This study has several limitations. One is the heterogeneity of the participant inclusion criteria, where the KEYNOTE-010 study [11] enrolled patients with PD-L1 expression of TC on at least 1%, and the remaining four studies [810, 12] enrolled patients regardless of tumor PD-L1 expression level. There were separate nivolumab studies [89] for squamous and non-squamous histology, while the KEYNOTE-010, POPLAR and OAK studies enrolled patients regardless of histology [1011]. In addition, both CheckMate studies [89] limited enrolment to patients who had received only one line of previous treatment for metastatic disease, whereas one-third of patients in POPLAR had received two previous lines of chemotherapy [10], and almost one-third of patients in KEYNOTE-010 had received at least two lines of previous treatment [11]. Anti-PD-L1 antibody atezolizumab, anti-PD-1 antibodies nivolumab and pembrolizumab target different molecules in the PD-1/PD-L1 pathway is another limitation, although similar outcomes for both antibody drugs have been demonstrated in clinical studies. Finally, as the subgroups were small, future studies should verify the results for OS and PFS in subgroup analyses after expanding the sample size.

In conclusion, the present meta-analysis demonstrates that anti-PD-1/PD-L1 treatment led to superior survival benefit with an improved safety profile over that for docetaxel in patients with previously treated advanced NSCLC. Patients with positive PD-L1 expression may benefit more from anti-PD-1/PD-L1 therapy. The identification of relevant biomarkers with sufficient sensitivity and specificity for predicting which patients are most likely to benefit from this therapy is needed in future studies.

MATERIALS AND METHODS

Data sources

This meta-analysis was conducted according to the PRISMA guidelines. We systematically searched the PubMed, EMBASE and Cochrane library databases for eligible studies. The search time was from database inception to April 1, 2017. The combination of free-text words and MeSH terms were used as follows: (lung neoplasms/carcinoma/non-small-cell lung cancer/NSCLC/lung cancer) AND (programmed cell death 1 receptor/PD-1/programmed death-ligand 1/PD-L1) AND (nivolumab/MDX-1106/ONO-4538/BMS-936558/opdivo/atezolizumab/MPDL3280A/tecentriq/RG7446/pembrolizumab/lambrolizumab/keytruda/MK-3475) AND (docetaxel/docetaxol). Reference lists from eligible studies were also searched thoroughly for potential relevant studies.

Study selection, meta-analysis inclusion criteria, and data extraction

The publications identified were carefully screened. Only the most recent randomized clinical trials were included in the meta-analysis. Preclinical studies, case reports, and reviews were excluded. Two reviewers (Qi Jiang, Mixue Xie) screened all publications identified based on our inclusion criteria. In the event of disagreement between the two reviewers, we obtained and inspected the full-text article independently. In total, five studies were included in the final analysis.

The inclusion criteria were: (1) randomized controlled trial; (2) patients with advanced or metastatic NSCLC after failure of previous treatments; (3) anti-PD-1/PD-L1 antibodies treatment as compared with chemotherapy; (4) published in English; (5) reported OR rate, toxicity data, or at least one form of survival data. The extracted data included: (1) study characteristics (author, publication time, research period, study type, prior therapy); (2) patient characteristics (age, sex, histology, tobacco use history); (3) PD-1/PD-L1 therapy and docetaxel regimen; and (4) outcome measures (CR rate, PR rate, OR rate, number of patients with stable disease [SD]; number of patients with progression of disease [PD]; HRs for OS and PFS, grade 3–5 treatment-related adverse events rates).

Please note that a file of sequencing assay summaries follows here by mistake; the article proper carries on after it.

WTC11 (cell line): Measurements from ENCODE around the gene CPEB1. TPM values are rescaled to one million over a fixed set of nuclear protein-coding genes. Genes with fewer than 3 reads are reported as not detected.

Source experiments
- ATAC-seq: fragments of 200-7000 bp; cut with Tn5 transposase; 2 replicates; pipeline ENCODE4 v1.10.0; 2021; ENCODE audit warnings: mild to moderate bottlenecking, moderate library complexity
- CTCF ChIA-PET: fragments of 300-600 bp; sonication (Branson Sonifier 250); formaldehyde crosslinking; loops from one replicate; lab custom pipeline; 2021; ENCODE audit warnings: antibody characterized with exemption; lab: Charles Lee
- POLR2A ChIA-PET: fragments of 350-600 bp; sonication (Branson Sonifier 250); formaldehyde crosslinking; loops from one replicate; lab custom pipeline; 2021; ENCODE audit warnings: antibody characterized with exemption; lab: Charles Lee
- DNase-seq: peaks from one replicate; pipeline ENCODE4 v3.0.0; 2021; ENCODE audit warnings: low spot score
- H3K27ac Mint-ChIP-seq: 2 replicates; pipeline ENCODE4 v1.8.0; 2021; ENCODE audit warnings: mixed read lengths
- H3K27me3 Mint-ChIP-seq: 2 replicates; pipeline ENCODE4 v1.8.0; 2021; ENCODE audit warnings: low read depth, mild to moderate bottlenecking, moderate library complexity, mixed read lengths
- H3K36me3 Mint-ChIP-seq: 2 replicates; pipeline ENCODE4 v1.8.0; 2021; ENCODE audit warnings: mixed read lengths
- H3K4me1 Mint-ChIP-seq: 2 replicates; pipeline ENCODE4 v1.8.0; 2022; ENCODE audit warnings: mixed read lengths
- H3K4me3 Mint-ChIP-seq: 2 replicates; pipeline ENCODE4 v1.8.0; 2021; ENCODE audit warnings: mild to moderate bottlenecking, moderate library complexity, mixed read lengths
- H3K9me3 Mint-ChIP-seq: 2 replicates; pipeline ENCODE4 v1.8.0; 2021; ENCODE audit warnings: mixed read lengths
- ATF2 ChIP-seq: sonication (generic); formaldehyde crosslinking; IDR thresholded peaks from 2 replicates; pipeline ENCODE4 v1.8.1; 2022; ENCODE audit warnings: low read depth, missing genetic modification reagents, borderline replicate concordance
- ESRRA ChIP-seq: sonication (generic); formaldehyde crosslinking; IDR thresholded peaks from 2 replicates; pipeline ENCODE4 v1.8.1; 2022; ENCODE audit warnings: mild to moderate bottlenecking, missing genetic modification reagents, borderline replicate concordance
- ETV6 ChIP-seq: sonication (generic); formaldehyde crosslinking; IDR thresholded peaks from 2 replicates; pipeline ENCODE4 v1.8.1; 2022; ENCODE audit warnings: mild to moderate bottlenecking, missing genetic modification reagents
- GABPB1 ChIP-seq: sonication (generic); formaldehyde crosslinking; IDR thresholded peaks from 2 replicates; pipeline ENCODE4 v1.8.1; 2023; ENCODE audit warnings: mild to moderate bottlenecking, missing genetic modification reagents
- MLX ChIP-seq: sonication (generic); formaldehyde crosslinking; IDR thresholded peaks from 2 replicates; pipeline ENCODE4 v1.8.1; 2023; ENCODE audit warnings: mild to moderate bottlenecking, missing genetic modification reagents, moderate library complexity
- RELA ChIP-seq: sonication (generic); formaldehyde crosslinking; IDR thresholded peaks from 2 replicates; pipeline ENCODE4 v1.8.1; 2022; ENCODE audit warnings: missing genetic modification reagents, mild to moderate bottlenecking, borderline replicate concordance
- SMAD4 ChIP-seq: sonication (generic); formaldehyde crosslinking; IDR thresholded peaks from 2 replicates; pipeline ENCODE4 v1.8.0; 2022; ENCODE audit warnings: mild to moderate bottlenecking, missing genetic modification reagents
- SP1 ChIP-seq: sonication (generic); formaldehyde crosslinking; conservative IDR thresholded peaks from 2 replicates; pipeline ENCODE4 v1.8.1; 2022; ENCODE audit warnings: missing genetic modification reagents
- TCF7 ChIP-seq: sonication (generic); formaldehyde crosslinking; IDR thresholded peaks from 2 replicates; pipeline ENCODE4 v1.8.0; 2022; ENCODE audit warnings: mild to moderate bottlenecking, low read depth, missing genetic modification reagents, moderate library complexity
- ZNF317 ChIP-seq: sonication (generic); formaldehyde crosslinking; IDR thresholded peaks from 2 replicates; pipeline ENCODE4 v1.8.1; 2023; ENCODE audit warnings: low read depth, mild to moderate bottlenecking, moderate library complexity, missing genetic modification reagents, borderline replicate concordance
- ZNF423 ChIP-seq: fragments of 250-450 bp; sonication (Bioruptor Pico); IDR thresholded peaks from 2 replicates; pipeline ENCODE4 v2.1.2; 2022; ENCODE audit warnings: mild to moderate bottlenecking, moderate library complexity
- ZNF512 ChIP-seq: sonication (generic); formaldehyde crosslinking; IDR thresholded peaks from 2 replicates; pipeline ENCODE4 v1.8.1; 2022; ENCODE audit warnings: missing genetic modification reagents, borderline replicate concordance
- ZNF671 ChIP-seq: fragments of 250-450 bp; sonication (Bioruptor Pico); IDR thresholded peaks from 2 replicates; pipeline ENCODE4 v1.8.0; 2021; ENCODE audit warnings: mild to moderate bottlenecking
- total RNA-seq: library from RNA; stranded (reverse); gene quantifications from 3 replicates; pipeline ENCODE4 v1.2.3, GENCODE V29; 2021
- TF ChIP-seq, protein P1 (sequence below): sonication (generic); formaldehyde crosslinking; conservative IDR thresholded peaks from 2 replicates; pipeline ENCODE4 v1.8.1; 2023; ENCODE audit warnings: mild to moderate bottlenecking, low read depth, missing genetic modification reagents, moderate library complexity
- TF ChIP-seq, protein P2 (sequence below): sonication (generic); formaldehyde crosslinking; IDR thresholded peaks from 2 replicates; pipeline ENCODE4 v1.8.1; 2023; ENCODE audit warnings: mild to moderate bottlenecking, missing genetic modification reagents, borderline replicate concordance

Quality assessment and statistical analysis

The methodological quality of trials was assessed by the Cochrane risk of bias tool. All the meta-analyses were performed using Review Manager 5.3 (Cochrane Collaboration, Oxford, UK). Pooled estimates of OR rate and grade 3 or 4 treatment-related adverse events rate were computed when there was sufficient reporting of these measures. The odds ratio was used for comparing the OR rates and adverse events rates. Time-to-event outcomes (OS or PFS) were analyzed as HRs and pooled according to effect size and 95% CIs. We assessed heterogeneity in the results of the trials using the χ2 test of heterogeneity and the I2 measure of inconsistency. We considered heterogeneity present when the p-value of the Cochran Q test was <0.05 and the I2 statistic was >50%. We performed meta-regression or subgroup analyses to find the source of heterogeneity [26, 27]. If it was necessary, sensitivity analysis was also performed. The random-effects model was used for meta-analysis if there was significant heterogeneity. Publication bias was evaluated by Deek’s funnel plot visually and analytic methods (Begg or Egger test) [28, 29]. A statistical test with p < 0.05 was considered significant. All statistical analyses were performed using the meta-analysis command in STATA (version 12.0 for Windows; Stata Corp LP, College Station, TX).

Abbreviations

PD-1: programmed death receptor 1; PD-L1: programmed death-ligand 1; NSCLC: non-small cell lung cancer; CI: confidence interval; OS: overall survival; HR: hazard ratio; PFS: progression free survival; EGFR: epidermal growth factor receptor; ECOG: eastern cooperative oncology group; RECIST: response evaluation criteria in solid tumors; KRAS: kirsten rat sarcoma; ALK: anaplasticlymphoma kinase; OR: objective response; CR: complete response; PR: partial response; TC: tumor cells; IC: tumor-infiltrating immune cells; CNS: central nervous system; PD-L2: programmed death-ligand 2; FDA: the US Food and Drug Administration; SD: stable disease; PD: progression of disease.

Author contributions

Qi Jiang and Mixue Xie: conception and design of the study, protocol development, searching for trials, acquisition, analysis and interpretation of data, drafting the article; Mengye He and Feifei Yan: searching for trials, acquisition, analysis and interpretation of data; Sufen Yu and Xiaochen Zhang: conception and design of the study, protocol development, revision of the article.

CONFLICTS OF INTEREST

The authors have declared that no competing interests exist.

GRANT SUPPORT

This work was supported by grants from the General Research Program of Zhejiang Provincial Department of Health (2009A066).